Ketogenic diet on inflammation-related markers: IL-6 -7% TNF -9%; and no changes in CRP, IL-8 & IL-10)

"The effect of a ketogenic diet on inflammation-related markers: a systematic review and meta-analysis of randomized controlled trials " 2024 Nutrition Reviews, with 44 RCT studies included
Takeaway: meaningful improvement in 2 biomarkers IL-6 -7% TNF -9%; and no changes in CRP, IL-8 & IL-10)
Intervention variation: The duration of the ketogenic diet varied, but some short-term options (≤8 weeks) were effective.
Participants: Focused on adults with various health conditions, suggesting broader applicability.
Main finding: A ketogenic diet potentially reduces inflammation, measured by TNF-alpha and IL-6 levels. Important caveat: Reduction may be influenced by individual factors like age, weight, and adherence to the diet.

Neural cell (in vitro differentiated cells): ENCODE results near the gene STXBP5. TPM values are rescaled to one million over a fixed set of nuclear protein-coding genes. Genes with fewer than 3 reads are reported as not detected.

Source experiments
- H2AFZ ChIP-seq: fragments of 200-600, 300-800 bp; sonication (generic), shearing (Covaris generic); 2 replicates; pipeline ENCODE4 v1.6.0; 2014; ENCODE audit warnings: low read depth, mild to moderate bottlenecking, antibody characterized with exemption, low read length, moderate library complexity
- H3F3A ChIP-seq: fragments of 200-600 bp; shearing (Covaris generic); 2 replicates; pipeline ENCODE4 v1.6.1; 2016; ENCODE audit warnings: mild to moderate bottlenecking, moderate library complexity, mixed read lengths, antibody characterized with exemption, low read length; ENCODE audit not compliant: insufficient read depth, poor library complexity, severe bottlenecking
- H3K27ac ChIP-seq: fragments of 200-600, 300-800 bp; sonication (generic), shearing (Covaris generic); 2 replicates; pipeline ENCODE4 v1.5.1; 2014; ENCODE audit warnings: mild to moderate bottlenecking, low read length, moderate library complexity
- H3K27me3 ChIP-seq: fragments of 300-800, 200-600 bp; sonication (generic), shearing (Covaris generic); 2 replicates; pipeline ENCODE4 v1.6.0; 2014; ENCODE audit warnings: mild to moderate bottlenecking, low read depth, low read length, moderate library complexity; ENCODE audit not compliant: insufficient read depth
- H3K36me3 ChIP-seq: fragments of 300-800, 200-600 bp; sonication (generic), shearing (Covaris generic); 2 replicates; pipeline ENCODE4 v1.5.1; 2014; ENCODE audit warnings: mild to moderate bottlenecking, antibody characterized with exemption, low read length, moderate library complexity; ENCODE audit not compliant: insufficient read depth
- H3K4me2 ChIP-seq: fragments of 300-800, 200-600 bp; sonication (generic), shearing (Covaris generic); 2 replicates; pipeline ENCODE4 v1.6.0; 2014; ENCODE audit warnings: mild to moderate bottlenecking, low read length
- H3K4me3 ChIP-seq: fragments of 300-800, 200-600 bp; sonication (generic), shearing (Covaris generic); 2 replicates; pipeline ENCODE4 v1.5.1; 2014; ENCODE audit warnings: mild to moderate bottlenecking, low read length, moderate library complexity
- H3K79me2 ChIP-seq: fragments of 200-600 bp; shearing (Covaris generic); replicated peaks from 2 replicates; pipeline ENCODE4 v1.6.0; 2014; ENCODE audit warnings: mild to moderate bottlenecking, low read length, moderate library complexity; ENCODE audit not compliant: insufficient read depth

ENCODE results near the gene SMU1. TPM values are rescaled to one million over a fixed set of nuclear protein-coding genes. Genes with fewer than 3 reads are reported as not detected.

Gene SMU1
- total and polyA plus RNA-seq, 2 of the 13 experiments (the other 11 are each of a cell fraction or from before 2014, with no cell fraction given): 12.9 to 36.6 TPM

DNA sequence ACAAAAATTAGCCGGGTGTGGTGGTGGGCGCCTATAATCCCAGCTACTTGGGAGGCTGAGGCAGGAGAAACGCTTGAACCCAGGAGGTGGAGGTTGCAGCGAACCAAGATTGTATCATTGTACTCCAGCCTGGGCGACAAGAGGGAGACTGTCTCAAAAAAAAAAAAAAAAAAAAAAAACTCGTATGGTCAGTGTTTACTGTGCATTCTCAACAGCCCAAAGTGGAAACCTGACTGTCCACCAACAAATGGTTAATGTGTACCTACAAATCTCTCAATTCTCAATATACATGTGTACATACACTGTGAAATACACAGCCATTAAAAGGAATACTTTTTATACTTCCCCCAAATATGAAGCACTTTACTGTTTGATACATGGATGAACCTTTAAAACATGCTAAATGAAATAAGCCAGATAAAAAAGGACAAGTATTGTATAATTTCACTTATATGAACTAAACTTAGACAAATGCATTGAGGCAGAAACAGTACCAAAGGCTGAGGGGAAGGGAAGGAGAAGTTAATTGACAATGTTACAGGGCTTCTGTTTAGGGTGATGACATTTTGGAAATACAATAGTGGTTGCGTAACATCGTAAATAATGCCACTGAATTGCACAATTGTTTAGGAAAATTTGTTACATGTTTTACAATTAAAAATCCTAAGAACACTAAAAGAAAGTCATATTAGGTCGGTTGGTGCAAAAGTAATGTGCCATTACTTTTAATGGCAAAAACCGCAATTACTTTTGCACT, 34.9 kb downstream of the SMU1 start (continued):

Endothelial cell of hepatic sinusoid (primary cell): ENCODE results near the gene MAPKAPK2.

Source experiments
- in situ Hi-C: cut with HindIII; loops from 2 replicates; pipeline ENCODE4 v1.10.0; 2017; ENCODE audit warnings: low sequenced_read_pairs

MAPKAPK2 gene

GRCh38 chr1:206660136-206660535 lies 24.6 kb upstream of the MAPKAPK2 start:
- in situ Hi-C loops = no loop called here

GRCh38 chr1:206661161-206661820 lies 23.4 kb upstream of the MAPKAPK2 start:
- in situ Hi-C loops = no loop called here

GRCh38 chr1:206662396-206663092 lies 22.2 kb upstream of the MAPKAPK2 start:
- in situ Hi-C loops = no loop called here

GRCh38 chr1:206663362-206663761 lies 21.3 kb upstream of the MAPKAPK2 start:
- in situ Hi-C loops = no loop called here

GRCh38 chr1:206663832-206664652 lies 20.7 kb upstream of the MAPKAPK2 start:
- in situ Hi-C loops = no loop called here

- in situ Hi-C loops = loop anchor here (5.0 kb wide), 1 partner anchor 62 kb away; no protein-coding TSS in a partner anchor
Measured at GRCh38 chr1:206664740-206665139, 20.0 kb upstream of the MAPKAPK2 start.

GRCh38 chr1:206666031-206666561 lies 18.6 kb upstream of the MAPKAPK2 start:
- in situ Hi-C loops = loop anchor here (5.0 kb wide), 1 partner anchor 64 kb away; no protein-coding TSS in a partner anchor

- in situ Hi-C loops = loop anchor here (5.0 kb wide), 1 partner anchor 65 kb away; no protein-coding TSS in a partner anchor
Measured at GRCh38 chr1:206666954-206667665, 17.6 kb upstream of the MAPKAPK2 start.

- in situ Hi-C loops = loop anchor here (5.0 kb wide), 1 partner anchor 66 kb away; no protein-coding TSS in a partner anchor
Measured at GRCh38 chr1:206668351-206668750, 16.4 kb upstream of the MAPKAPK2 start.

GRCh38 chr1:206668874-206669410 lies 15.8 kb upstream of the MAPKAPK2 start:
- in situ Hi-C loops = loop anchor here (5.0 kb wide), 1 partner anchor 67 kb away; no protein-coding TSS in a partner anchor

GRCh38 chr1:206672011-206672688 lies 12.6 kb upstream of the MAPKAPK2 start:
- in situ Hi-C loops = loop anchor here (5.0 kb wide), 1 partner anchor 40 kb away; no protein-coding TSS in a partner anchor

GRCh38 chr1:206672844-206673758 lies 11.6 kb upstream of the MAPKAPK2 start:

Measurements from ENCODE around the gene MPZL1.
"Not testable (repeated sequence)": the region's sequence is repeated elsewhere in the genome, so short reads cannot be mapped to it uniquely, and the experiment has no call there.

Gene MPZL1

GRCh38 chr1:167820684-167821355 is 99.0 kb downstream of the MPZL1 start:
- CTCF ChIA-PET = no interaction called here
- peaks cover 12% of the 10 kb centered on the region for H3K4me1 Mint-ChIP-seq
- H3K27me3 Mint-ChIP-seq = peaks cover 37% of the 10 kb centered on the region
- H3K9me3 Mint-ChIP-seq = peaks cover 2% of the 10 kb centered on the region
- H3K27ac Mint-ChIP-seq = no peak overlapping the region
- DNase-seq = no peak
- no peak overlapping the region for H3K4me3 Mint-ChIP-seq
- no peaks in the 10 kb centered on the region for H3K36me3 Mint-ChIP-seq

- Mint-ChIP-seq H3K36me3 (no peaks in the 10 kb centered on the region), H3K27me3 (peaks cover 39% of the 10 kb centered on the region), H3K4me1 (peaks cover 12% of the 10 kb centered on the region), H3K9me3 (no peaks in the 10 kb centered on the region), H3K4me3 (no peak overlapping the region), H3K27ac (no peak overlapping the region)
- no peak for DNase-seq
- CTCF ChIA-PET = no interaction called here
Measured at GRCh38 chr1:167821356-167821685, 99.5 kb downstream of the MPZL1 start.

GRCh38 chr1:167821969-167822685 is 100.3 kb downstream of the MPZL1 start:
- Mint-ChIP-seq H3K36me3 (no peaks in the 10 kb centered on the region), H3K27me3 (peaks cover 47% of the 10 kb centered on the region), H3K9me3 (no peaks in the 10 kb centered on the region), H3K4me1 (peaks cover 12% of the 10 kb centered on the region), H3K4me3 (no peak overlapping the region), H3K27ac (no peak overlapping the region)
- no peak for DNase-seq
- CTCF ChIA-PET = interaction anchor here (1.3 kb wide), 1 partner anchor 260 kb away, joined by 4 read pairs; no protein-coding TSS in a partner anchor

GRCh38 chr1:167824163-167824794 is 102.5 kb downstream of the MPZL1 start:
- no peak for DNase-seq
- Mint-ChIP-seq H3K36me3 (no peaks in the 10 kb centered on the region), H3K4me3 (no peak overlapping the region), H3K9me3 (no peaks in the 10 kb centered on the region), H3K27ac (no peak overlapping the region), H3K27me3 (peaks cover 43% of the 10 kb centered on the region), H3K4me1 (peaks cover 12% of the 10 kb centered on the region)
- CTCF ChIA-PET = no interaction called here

Keto Diet: a high-fat diet?
Fat: 70-80% of daily calories
Protein: 20-25% of daily calories
Carbohydrates: 5-10% of daily calories



The effects of ketogenic diet seem almost uniformly healthful, but it is hard to know how to evaluate papers like this because they don’t report average plasma ketone levels. Perhaps the benefits increase with high levels (to a limit, of course), but perhaps they flatten out at a low molarity, or perhaps they have a U-shaped curve. These papers hint at benefits, but offer little guidance on the ketone levels needed.

My other complaint about these types of papers is the keto diet used: the classical diet, in grams (not calories) of macros, is 3:1 for fat: (protein+carbs). The diet described above is closer to 1:1.

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